THE WORLD’S MOST DANGEROUS BUTTON
I learned this the hard way.
Right next to the red button that the president uses to begin setting off an atomic bomb, there’s another one, innocently called SEND. Don’t be fooled. It’s not innocent.
I found this out the time I received an off-color book cover from my editor. The hue was awful, nothing like I’d agreed to. Here it was, my precious book, its background shade some kind of purplish tint when I’d agreed to a gorgeous blue.
Problem was, it was night. The artificial light made dark blue lean hard toward purple. The lateness also made my judgment lean dangerously toward stupid. Without much thought, I sent what was for me a “blast”—decrying the foreign printer, and somebody I can’t remember, and whoever else had a hand in turning my precious book . . . well, ugly.
The next morning I realized what I’d done. For starts, in daylight the book looked pretty good. And second, my disappointment had gone out unfiltered. But you can’t “unsend” a “send.” In effect, I’d insulted my editor, the book designer, and a whole lot of foreigners I can’t now name.
I’d done myself in.
Cutting to the chase, it took humble apologies, flowers, and a two-pound box of Sees Candy to partially undo the mess . . . if, in fact, the deed was in any way modified. Had this been a letter--not sent until the next day--I could have re-written it.
Too bad for all of us, Send is forever. There’s no second chance.
I hear there’s a computer program that puts a delay on that button. Well, hey, we all need it. Especially the guy that included me today in his blast of a girlfriend. He said all kinds of derogatory stuff, calling her names (practically a slut), describing her misdeeds in detail, spewing out that she wasn’t good enough for him. (Only to convince us, naturally, he wasn’t good enough for her.)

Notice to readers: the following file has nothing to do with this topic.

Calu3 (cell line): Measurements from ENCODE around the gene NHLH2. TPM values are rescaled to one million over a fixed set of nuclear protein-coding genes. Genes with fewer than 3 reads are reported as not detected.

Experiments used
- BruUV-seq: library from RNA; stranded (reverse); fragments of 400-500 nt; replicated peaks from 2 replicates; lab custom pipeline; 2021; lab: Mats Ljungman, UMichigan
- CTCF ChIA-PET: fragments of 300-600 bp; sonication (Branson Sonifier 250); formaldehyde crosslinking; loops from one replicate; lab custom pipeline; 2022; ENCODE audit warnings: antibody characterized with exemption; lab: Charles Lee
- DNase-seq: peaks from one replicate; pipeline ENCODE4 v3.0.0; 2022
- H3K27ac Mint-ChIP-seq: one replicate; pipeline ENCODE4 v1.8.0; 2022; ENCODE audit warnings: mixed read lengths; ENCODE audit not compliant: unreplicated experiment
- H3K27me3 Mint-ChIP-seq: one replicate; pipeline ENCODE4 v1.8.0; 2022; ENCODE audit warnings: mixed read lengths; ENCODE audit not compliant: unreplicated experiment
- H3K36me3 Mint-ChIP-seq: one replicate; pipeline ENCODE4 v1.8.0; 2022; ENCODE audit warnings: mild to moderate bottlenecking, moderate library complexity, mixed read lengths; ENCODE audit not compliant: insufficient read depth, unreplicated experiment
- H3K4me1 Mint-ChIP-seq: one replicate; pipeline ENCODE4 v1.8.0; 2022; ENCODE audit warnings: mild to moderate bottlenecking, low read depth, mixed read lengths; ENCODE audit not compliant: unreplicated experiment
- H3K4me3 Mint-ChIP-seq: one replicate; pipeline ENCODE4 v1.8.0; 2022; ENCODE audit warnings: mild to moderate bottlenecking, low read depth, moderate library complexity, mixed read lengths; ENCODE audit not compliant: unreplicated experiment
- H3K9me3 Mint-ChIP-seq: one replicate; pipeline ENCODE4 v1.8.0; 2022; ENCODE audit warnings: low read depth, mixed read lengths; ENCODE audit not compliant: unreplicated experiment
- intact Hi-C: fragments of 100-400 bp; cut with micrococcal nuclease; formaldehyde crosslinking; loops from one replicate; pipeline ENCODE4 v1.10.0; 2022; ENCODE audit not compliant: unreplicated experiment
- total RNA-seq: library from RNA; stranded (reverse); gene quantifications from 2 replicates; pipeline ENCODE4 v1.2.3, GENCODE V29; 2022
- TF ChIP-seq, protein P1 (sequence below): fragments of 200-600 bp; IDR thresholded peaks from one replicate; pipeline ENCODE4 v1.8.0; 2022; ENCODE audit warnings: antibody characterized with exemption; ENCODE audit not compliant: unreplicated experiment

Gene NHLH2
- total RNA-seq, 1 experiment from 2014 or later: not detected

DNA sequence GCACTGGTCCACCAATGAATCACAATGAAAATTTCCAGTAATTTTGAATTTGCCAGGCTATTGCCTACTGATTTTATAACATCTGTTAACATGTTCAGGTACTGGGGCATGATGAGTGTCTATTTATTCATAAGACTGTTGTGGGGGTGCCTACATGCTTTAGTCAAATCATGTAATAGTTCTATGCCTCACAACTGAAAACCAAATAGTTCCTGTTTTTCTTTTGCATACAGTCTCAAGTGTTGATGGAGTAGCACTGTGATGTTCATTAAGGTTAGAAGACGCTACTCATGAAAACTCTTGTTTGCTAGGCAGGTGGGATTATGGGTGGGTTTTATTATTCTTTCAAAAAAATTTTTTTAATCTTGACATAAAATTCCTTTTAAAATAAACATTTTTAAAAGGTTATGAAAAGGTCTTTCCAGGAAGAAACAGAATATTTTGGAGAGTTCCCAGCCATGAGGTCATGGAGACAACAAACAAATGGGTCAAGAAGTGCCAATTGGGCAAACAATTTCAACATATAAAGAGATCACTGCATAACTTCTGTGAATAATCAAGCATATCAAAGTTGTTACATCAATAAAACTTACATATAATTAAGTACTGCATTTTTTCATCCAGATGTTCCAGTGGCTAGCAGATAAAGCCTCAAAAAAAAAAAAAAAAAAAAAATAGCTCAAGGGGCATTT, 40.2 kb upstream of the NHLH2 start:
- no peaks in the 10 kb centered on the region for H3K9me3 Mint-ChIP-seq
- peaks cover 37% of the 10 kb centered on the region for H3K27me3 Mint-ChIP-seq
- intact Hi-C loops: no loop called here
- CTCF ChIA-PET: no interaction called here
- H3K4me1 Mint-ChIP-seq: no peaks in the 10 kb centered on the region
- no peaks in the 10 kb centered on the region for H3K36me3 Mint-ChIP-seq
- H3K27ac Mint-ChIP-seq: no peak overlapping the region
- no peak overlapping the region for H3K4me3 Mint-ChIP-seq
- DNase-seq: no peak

Twenty minutes later the guy sent a second e-mail, begging us in big letters not to read the first one. Which of course inspired EVERYONE to read it immediately.
I trust that fellow has now learned what all of us eventually figure out. First, that such a message to the world means he’s forever killed his chances with that woman. Humiliated publicly, she will never forgive him.
But second, he’s suddenly and permanently aware that the Send button is lethal. If he didn’t know it yesterday, today he does. The most dangerous button ever created is right there on his computer. One little tap and he’s had it . . . he’s wiped out . . . destroyed. And all he did, really, was type fast and furiously, committing his momentary anger to a screen, letting his venom carry the day.
And then, without further thought, he tapped the fatal button.
With that, “Send” finished him off.